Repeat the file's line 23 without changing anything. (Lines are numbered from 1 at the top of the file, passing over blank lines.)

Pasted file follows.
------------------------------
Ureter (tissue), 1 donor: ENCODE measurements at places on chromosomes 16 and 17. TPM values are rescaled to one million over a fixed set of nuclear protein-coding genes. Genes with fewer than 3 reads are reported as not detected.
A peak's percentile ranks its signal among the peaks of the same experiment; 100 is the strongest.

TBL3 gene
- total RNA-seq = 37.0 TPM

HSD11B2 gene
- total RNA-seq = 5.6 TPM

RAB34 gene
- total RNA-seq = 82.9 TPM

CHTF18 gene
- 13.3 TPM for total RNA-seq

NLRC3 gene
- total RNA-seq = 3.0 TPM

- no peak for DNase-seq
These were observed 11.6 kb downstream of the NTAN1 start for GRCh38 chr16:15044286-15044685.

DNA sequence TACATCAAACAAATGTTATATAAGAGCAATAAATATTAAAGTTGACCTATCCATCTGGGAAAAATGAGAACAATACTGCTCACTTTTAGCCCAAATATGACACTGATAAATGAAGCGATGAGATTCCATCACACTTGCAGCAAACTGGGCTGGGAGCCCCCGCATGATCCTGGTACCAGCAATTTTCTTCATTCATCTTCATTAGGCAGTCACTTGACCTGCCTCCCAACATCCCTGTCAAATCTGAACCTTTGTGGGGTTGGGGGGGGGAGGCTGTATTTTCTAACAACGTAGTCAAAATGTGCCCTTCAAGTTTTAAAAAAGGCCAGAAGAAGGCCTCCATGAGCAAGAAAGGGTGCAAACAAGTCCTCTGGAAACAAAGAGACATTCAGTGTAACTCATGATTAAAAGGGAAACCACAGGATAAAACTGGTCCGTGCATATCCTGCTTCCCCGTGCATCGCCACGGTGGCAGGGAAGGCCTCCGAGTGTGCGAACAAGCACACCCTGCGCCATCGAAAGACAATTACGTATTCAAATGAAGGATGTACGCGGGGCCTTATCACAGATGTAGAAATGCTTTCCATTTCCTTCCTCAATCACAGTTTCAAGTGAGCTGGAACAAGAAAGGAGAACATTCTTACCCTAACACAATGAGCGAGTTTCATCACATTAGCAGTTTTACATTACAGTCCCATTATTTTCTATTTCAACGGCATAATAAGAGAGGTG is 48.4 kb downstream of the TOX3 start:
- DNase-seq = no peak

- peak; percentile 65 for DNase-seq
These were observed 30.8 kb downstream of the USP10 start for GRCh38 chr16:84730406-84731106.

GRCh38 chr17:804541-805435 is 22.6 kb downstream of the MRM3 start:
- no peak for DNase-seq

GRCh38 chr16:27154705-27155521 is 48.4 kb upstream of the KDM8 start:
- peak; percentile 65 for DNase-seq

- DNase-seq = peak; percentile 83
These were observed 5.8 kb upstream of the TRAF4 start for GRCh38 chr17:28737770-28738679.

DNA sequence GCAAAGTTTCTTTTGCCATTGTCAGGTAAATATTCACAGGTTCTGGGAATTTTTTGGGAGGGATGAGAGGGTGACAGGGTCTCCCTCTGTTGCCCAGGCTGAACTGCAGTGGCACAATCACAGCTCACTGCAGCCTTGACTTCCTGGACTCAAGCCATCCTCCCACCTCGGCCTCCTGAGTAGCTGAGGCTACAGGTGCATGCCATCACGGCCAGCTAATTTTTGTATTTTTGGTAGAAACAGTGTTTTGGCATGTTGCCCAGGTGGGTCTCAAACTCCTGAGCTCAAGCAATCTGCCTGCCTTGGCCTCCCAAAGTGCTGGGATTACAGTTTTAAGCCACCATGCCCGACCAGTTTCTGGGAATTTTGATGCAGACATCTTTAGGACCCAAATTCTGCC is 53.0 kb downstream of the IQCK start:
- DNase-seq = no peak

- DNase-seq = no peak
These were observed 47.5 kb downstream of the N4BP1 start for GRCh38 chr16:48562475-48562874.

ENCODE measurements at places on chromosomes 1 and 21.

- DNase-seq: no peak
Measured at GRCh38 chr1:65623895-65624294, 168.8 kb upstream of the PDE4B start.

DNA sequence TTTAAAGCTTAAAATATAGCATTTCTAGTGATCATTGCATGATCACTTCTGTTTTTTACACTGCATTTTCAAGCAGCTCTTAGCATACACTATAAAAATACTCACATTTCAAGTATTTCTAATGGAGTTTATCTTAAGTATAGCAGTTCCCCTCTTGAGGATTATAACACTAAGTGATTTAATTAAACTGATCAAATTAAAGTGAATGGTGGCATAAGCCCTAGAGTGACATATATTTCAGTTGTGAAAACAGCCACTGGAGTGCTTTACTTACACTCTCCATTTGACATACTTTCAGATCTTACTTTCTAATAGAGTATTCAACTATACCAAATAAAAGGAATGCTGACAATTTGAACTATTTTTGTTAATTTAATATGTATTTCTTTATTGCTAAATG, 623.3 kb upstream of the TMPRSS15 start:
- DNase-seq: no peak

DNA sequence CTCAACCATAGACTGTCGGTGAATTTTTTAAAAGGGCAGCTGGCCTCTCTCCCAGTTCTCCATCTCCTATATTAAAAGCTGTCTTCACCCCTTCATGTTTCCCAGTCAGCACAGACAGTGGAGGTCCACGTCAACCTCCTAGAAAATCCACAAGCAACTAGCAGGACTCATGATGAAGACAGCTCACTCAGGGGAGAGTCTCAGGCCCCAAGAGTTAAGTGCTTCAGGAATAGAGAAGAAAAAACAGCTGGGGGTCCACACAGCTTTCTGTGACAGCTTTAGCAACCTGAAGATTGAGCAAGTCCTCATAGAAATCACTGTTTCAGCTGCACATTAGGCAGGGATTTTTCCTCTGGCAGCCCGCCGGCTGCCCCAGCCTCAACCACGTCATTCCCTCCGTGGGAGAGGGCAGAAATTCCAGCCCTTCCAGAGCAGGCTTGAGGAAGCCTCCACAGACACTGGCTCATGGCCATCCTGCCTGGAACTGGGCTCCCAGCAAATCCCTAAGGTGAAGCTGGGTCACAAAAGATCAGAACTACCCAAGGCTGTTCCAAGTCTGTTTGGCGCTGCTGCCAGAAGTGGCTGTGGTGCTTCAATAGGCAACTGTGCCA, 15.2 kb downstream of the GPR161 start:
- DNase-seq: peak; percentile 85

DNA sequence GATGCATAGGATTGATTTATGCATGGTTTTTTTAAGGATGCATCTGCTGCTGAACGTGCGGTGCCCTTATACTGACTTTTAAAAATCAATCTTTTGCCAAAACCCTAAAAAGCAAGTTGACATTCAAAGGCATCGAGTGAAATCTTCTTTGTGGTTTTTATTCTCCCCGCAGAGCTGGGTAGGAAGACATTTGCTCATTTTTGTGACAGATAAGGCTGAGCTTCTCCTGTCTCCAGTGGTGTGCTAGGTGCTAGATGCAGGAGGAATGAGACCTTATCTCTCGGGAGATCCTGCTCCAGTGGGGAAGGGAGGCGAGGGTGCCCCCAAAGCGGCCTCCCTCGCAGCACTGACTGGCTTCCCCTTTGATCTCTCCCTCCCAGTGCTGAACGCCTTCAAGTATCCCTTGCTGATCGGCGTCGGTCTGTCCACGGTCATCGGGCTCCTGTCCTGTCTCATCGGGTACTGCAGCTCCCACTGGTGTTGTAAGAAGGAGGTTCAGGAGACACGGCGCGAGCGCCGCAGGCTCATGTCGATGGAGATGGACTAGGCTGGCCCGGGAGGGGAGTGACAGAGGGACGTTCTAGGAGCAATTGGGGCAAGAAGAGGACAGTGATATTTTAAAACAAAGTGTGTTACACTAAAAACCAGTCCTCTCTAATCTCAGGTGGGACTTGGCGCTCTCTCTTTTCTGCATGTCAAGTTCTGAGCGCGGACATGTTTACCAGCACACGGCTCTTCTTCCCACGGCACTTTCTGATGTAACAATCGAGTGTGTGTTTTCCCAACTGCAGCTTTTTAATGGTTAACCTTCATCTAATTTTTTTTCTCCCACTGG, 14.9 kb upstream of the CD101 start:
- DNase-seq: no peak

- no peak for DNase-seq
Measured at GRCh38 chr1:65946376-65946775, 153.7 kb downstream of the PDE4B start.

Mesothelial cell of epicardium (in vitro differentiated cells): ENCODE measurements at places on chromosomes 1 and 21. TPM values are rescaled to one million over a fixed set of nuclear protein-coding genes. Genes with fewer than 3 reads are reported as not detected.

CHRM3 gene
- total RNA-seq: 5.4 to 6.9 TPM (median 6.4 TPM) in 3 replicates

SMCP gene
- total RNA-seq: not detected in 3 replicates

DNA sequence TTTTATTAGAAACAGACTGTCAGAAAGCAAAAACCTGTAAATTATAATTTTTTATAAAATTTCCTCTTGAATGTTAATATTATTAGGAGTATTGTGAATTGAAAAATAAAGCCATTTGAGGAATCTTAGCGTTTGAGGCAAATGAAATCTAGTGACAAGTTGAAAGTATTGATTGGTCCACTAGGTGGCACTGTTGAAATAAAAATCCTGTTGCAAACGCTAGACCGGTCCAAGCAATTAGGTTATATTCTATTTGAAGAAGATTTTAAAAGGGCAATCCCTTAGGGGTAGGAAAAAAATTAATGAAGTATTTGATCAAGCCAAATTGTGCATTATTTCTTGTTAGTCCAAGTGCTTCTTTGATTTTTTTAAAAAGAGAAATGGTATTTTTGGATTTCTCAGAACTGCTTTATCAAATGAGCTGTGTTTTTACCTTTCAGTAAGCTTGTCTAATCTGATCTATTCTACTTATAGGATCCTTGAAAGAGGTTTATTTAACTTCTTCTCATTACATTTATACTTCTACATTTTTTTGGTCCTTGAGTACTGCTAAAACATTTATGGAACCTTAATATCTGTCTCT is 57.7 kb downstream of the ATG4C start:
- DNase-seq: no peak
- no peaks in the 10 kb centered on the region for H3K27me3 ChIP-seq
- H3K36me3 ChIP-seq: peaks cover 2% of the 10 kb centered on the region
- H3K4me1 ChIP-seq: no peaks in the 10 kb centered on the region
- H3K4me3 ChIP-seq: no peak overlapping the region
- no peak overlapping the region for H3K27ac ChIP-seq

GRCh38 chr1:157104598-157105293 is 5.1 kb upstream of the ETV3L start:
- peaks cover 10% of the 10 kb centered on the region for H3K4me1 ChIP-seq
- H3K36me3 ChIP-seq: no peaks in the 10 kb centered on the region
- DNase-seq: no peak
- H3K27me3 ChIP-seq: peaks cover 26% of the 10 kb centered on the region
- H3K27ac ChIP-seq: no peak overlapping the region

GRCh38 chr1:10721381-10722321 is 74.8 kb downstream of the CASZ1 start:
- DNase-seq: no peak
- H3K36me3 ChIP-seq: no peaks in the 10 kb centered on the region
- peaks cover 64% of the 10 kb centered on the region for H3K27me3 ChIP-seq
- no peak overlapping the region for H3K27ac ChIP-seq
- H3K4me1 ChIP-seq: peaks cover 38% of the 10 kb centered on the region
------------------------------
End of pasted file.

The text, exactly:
- DNase-seq = peak; percentile 83